Quang Pham, a design student at Virginia Tech University in the United States, has designed a prototype modular shoe that can be made as good as new, piece by piece, or changed according to your mood - so you don’t have to throw them in the trash.
You may have heard of Fairphone, the ethical and responsible Smartphone created by Dutch designer Bas van Abel. A special feature of this device - and the main reason it is sustainable - is its modularity. The Fairphone was designed to be easily repaired by users thanks to the spare parts available on the manufacturer's website.
In the US, 300 million pairs of shoes are thrown in the trash each year
The brilliant idea to fight planned obsolescence and reduce the amount of electronic waste, inspired Quang Pham, a student at Virginia Tech University, who applied it to shoes, for the Cradle to Cradle Product Design Challenge.
According to the United States’ Department of the Interior, Americans throw away more than 300 million pairs of shoes each year. They end up in landfills, where they take between 30 and 40 years to decompose. But, remarks Quang Pham, most of the time, only one part of the shoe is the problem. So the young designer created the concept of modular shoes, MODS, which can be easily disassembled for repair or can be customized.
MODS have five interchangeable parts which "use a minimum amount of material for maximum comfort and safety, while offering the user full control over the style and functionality of the shoes.".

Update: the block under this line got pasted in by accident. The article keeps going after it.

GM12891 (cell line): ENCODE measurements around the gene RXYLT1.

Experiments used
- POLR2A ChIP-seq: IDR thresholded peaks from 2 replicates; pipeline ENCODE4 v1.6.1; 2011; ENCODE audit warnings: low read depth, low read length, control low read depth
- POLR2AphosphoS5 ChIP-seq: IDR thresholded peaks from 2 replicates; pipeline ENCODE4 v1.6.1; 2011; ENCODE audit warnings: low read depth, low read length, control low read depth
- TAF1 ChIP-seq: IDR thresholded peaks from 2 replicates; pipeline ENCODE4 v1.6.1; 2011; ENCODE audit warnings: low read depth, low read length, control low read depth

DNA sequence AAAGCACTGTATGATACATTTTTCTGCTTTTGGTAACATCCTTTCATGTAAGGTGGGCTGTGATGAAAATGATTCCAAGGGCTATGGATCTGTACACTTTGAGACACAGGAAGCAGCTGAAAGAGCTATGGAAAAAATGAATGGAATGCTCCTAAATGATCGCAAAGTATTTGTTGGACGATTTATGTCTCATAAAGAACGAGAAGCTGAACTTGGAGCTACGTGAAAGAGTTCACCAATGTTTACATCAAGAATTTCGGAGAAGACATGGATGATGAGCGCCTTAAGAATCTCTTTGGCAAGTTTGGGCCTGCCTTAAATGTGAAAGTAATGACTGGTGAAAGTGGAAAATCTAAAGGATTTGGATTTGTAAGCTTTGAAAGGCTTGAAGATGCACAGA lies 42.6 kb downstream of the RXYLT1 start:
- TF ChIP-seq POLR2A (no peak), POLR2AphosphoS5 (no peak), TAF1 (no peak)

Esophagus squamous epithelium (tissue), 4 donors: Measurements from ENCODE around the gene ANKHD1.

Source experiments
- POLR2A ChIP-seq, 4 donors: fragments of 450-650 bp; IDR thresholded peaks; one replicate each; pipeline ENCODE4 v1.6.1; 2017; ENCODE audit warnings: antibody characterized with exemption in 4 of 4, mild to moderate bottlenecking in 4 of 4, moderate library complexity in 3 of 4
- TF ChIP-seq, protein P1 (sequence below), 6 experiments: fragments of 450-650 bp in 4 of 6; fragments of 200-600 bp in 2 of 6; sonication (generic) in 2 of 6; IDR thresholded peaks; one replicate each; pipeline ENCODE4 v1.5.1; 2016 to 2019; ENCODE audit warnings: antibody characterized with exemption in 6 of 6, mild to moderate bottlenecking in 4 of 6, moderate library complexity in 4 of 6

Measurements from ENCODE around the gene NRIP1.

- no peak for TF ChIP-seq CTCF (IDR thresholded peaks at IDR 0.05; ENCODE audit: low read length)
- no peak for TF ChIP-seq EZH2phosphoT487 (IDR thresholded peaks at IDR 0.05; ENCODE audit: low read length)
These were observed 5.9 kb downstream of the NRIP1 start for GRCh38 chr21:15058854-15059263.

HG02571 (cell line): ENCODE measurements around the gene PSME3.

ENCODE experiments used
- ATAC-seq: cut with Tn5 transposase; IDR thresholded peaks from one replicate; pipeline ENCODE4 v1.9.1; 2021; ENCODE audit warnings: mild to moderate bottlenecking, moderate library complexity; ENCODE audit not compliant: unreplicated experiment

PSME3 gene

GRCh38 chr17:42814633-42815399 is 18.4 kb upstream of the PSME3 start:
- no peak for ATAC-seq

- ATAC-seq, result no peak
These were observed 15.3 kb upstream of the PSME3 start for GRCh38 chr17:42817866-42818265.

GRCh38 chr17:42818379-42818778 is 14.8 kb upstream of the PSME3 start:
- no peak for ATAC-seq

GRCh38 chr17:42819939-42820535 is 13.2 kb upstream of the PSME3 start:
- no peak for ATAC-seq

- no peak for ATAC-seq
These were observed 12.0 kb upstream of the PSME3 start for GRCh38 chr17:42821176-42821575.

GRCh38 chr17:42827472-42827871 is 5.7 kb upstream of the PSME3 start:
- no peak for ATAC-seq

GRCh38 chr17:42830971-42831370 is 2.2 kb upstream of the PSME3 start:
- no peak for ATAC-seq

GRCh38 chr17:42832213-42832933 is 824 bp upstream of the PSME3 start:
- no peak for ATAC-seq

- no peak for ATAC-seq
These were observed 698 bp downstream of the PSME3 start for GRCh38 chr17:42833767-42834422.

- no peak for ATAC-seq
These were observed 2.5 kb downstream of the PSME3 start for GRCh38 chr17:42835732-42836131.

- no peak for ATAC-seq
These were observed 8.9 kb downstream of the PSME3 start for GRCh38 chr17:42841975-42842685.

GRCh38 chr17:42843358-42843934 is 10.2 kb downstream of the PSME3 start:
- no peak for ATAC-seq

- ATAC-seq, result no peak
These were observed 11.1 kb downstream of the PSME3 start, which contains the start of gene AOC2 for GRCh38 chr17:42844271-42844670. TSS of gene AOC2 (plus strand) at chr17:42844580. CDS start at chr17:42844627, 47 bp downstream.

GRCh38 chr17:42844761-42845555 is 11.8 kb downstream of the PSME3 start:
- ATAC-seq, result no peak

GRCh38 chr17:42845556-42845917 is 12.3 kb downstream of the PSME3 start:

A worn sole, a perforated upper, a lining covered in mud? Simply remove the offending part to clean or replace it and there’s no longer any need to put your favorite sneakers in the trash! MODS can also be adapted to their owner’s needs and desires... or to the different seasons. During the summer, you can for example put in an inner mesh lining to increase "breathability".
Assembled without using glue, MODS are made of three materials: wool for the lining; bamboo for the toe-box, the elastic wires that secure the sneakers’ various elements and for the bands; PET from waste plastics (bottles, ocean plastics) made into 3D filaments for the sole and heel counter.
Like Fairphones, MODS extend the life cycle of an everyday product
If one of the components is damaged, the user returns it to the manufacturer who is responsible for recycling it. Wool and bamboo can be composted and transformed into new parts while the plastic can be turned into filaments for use in a 3D printer.
With its modular design and durable and reusable materials, MODS extend the life cycle of a pair of shoes and reduces the amount of textile waste.
This summer, Quang Pham’s great idea won first prize in the Cradle to Cradle Product Design Challenge under the "Best Student Project" category. Although MODS are still at the prototype stage, the young designer said he wanted to develop the concept during his final year of study. We wish him the same success as that enjoyed by Bas van Abel and his Fairphone!